Lower your risks for the top health threats to women
By Barbara Pierce
Women and men aren’t the same, especially when it comes to health. Some health issues affect women differently and are more common in women.
To help you take full charge of your heath, we looked at the five issues of most concern to women: heart disease, breast cancer, depression and anxiety, autoimmune diseases, and gynecological and pregnancy issues. And we asked experts what women could do to lower their risks for these issues.
1. Heart Disease
Heart disease is the top health condition threatening women. In the U.S., it causes one in every four deaths among women, killing more women than all forms of cancer combined. Not only is it a killer, it disables many, many women.
Symptoms of a heart attack can differ for women. Instead of crushing chest pain, the symptoms in a woman are easy to ignore, including chest discomfort with sweating, pain in arm, neck, or jaw, shortness of breath, unexplained anxiety and nausea.
You just need to stop doing a few things that may elevate your risk of heart disease or stroke, said physician Cynthia Jones of Utica, board member, American Heart Association.
• Manage your blood pressure
• Stop smoking
• Get active
• Control your cholesterol
• Control your blood sugar
• Eat better
2. Breast Cancer
One in eight women in the U.S. will develop breast cancer over her lifetime. Your individual risk depends on several things: family history, pregnancy history, ethnicity and age.
Breast cancer is the most common cancer in women. It is second to lung cancer as the leading cause of death for women.
There’s no sure way to prevent breast cancer. Kim McMahon, who until recently served as director of communications for the American Cancer Society, advises that you can lower your risk by changing the risk factors that are under your control.
• Limit alcohol
• Stop smoking
• Lose weight if you are overweight
• Get active
• Avoid the use of hormones
Whether you have risk factors or not, it’s important to get a mammogram. Screening can find the cancer before it causes symptoms (like a lump). When found early, it is easier to treat. Regular screenings are the most reliable way to find it early.
3. Depression and anxiety
Women are more likely than men to experience depression and anxiety. Depression is the most common mental health problem for women and suicide is a leading cause of death for women younger than 60.
Depression ranges from mild to major. It causes a persistent feeling of sadness and loss of interest in activities. It affects how you feel, think and behave; you may have trouble doing normal activities, and sometimes feel life isn’t worth living.
More than just a bout of the blues, you can’t simply “snap out” of it. Most people do improve with medication and therapy.
Some of the risk factors for depression include family history, death or loss, past abuse, and personal turmoil.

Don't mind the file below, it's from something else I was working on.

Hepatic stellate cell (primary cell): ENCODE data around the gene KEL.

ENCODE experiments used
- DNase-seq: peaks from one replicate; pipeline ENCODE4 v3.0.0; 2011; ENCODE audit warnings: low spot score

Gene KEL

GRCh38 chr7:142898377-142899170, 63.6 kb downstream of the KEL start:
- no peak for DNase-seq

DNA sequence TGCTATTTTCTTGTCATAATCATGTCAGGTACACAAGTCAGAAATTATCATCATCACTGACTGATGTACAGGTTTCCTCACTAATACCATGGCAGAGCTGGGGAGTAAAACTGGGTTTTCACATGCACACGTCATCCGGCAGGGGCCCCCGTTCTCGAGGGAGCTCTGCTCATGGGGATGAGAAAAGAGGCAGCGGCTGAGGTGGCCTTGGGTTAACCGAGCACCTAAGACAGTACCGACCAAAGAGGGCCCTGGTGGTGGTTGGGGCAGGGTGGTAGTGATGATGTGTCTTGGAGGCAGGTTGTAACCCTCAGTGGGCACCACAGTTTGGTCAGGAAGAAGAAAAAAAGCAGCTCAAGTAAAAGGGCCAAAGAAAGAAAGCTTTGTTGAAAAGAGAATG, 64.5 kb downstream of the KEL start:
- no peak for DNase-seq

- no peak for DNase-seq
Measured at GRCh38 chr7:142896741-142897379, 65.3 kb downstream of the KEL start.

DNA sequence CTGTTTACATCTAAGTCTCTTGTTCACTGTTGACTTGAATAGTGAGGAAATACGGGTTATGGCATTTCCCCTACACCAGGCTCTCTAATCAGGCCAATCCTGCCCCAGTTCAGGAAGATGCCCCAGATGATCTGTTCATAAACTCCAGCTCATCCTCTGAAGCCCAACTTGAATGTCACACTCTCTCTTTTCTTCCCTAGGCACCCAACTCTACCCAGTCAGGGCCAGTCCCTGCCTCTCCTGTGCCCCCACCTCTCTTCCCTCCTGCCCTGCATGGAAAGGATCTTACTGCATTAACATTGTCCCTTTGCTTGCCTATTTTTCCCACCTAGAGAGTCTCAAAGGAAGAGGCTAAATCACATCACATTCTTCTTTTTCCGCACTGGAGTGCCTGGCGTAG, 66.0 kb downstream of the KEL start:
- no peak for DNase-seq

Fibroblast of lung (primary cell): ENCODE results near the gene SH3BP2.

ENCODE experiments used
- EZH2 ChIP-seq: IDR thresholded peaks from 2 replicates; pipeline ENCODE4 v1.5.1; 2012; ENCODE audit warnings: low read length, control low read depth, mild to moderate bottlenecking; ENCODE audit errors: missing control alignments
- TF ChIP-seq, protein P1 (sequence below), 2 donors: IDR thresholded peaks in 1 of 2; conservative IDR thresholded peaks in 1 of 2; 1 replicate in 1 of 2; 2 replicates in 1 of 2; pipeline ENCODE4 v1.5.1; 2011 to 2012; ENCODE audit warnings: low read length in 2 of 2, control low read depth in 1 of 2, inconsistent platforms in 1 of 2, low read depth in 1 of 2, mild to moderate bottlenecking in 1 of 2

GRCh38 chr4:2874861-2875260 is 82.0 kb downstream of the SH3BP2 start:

An anxiety disorder is more than ordinary worry; it is frequent excessive, persistent worry and fear about everyday situations. It may involve episodes of sudden feelings of intense anxiety/terror that peak within minutes (panic attacks).
Most of these mental health issues don’t go away on their own. A mental health specialist is a good place to begin.
The Mobile Crisis Assessment Team is a local resource. “We’re here 24/7 for people who need a little support as well as those who are experiencing a serious mental health concern,” said Kristin Sauerbier, director. They can be reached at 315-272-6228 or 844-732-6228.
“There’s no charge for our services,” she added. “We’ll talk over the phone or come to where you are.” Referrals may be made to the Mobile Crisis Assessment Team 24 hours a day, seven days a week, 365 days a year. Crisis counselors are on call 24/7 to speak with individuals or members of the community.
4. Autoimmune diseases
Autoimmune diseases are a group of disorders in which the immune system attacks the body. More than 80 serious illnesses include fibromyalgia, lupus, multiple sclerosis, and rheumatoid arthritis.
Think of it an internal mutiny. Your immune system turns against you. Joints, skin, eyes, liver, pancreas, heart and other organs become vulnerable to attack.
It is not known what causes the body to turn on itself. As 75% of patients are women, it is suspected that hormones may be behind the ramped up immune response. Family history and stress factors are also suspects.
Autoimmune diseases are difficult to diagnose as symptoms vary widely. Common symptoms include achy muscles, fatigue, mild fever, joint pain, abdominal pain.
To lower your risk, experts suggest eating less sugar and fat, lowering stress, losing weight, and stopping smoking.
5. Gynecological and pregnancy issues
Common gynecologic problems include heavy periods, abnormal bleeding, menstrual irregularities, urinary tract infections, pelvic pain, fibroids and endometriosis.
Irregular cycles or painful monthly cramps can be common issues. Intervention methods relieve symptoms.
Complications of pregnancy are rare. It is important to receive health care to decrease the risk of complications.